We all love the aroma of a good cigar … but when the smell lingers longer than we’d like, it’s time to find a cure that will remove that smoky smell from our clothes or car, and make them fresh and presentable. The good news: if you search online for a home remedy, you’ll find plenty of them. The bad news: they probably won’t work. Before we try removing that leftover smoke odor, we should first understand why cigar smoke makes our belongings smell – and that’s by examining the smoke itself. Smoke is the result of the incomplete combustion of tobacco, consisting mainly of water, oils, and ash. Ash is particularly interesting: it’s not a by-product of burning, but actually the non-combustible mineral components of the tobacco, like magnesium and potassium. These very fine particles cling together until you knock them off into the ashtray; they also cling well to your shirt, as you can see by the mark those dropped ashes leave behind (no matter how hard you try to brush them off).

The residual oils and ash particles released into the air are what smell – so whether you’re frying fish, cutting grass, or smoking cigars, as long as these particulates remain trapped in the weave of your clothes, they’re still emitting an odor. 


As I mentioned, there is no shortage of life hacks and home remedies for fabrics that smell like smoke, and they can get pretty weird. I read a recommendation to pre-treat your clothing with olive oil to loosen the ash; another suggested mixing two cups of Scope mouthwash into the laundry load. Someone else prescribed spraying your smoky clothes with a 50/50 solution of vodka and water, or putting them in contact with a sachet of used coffee grounds. I asked Buddy, my local dry cleaner, about these remedies: “I wouldn’t recommend any of these. At worst, you could ruin the fabric; at best, you’ll smell like you spilled vodka or coffee in your ashtray,” he said.

To remove odors, fire restoration companies will often use an ozone chamber to break down the oils and loosen the ash particles by bombarding the affected materials with O3 – not very practical for freshening your guayabera or your station wagon, however. In the case of your clothes, as much as you’re tempted, don’t throw the offending garments straight in the wash: a wash cycle will loosen some of the smoke particles from your shirt, but may end up sullying the whole load of clothes (or the machine) with particulates left in the water. It’s best to remove as much smoke residue as possible before cleaning.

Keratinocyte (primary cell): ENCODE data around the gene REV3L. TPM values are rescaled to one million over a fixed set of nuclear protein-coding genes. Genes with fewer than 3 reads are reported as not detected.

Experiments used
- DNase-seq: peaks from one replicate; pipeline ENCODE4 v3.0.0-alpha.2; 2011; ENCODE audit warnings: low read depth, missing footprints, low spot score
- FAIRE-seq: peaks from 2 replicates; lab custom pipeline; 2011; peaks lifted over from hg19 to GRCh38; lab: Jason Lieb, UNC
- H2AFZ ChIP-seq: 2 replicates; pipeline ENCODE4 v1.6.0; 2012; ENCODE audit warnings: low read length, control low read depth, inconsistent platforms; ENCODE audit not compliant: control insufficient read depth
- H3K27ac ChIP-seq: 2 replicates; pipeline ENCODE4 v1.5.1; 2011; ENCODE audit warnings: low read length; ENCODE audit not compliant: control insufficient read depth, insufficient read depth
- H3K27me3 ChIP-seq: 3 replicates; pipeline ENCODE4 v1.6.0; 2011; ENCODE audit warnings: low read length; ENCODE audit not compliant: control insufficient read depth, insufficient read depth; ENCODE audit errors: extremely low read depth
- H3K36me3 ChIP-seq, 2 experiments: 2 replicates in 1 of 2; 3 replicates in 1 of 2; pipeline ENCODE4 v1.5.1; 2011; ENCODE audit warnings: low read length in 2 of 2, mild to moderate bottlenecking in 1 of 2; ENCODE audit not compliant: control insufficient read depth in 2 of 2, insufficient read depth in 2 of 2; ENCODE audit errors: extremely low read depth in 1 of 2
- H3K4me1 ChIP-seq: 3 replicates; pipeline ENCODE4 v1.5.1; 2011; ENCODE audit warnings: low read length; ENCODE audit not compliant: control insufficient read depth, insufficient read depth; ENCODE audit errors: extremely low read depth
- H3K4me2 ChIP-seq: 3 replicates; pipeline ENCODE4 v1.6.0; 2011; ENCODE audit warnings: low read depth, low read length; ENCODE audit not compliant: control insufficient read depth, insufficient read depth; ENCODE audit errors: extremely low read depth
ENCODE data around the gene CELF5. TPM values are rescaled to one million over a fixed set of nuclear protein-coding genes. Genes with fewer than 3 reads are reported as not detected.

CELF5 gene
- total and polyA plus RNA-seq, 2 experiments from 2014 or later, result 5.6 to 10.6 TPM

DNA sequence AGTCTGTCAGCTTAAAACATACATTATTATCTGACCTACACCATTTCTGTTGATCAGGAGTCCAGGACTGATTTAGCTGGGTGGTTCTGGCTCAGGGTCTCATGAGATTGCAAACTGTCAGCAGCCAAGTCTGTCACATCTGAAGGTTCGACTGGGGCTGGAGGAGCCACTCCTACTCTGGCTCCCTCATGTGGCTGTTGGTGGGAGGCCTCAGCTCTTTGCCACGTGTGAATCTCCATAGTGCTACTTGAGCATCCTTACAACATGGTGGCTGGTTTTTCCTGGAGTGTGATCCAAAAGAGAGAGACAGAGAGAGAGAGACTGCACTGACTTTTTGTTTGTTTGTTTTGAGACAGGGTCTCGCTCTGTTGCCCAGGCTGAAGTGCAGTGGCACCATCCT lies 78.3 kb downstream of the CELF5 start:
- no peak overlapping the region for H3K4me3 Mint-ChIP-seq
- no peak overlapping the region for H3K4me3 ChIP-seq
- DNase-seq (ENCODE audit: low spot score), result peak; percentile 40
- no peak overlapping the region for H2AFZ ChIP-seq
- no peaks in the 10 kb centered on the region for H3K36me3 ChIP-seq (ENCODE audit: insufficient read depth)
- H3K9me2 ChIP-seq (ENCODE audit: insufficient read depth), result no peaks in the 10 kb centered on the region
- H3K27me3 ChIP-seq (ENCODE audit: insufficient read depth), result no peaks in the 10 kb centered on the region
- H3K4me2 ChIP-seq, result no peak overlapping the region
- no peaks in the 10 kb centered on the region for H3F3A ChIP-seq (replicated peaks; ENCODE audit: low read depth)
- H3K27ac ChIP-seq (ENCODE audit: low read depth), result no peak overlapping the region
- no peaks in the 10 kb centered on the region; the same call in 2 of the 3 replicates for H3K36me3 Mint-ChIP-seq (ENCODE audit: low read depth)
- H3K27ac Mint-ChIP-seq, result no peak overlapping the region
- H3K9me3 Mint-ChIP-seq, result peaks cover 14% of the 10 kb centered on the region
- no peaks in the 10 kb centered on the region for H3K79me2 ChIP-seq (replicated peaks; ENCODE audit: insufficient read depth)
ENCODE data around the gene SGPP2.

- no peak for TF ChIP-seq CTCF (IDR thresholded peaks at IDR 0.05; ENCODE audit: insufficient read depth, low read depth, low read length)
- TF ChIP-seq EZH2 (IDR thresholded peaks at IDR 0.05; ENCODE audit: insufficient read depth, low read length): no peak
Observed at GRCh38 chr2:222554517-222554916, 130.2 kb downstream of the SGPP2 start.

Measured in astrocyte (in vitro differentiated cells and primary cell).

You’ll need: garment steamer, garment bristle brush.
Step 1: Hang your shirt (or other offending garment) in fresh air, and under cover. If it’s your car, open the windows. 
Step 2: Brush the cloth thoroughly; this will loosen the smoke particles trapped in the fibers.
Step 3: Steam the fabric, front and back. Repeat steps 2 and 3. Then, leave your shirt hanging in fresh air for a full day. By then, you should notice that you’ve removed most (if not all) of the smell. Then wash them – or send to your dry cleaner. 


Non-washable fabrics will need a dry, delicate touch. Because dryer sheets and sprays usually just mask the smell of smoke, baking soda and a vacuum will be better friends to your fabrics.

You’ll need: a box of baking soda, a heavy-duty vacuum. 
Step 1: Sprinkle baking soda across the surface of the fabric, and let it sit for 24 to 48 hours.
Step 2: Go outside, and shake off any loose baking soda. 
Step 3: Vacuum away the remaining baking soda. Try not to press the vacuum nozzle into the fabric, which may grind the particles deeper into the cloth. Repeat all three steps until the fabric is freshened. For auto upholstery, you’ll obviously skip step 2. 

It’s not so much that the baking soda absorbs (or more accurately, adsorbs) the odor – it’s that it gives the smoke particles something to cling to before they’re removed by the vacuum. Two commercially available products that may also help you: 


The active ingredient in Febreze is cyclodextrin, whose molecular shape is similar to a donut. When you spray Febreze, the odor-causing particle is trapped inside the donut “hole,” and prevented from reaching your odor receptors. “As Febreze dries,” writes chemist Dr. Anne Marie Helmenstine on, “more and more of the odor molecules bind to the cyclodextrin, lowering the concentration of the molecules in air and eliminating the odor.” Then, the particles can be washed away. 


A proprietary, natural crystalline deodorant powder that can be added to your ashtray to curb the smoke smell, replacing it with a fresh aroma. It’s can also be used in the same manner as baking soda (above). 
If your car has a leather interior, or your leather jacket has retained “that Partagás smell” for too long – a profession- algrade leather cleaner should do the trick. Just remember: always follow the fabric’s cleaning and care instructions, always test on an inconspicuous spot of the fabric, and when in doubt, consult a professional cleaner.

This article was published in the Cigar Journal Summer Edition 2018. Read moreFacebookTwitterLinkedInPinterestCopy LinkFacebook MessengerWhatsAppSMSPrintEmail

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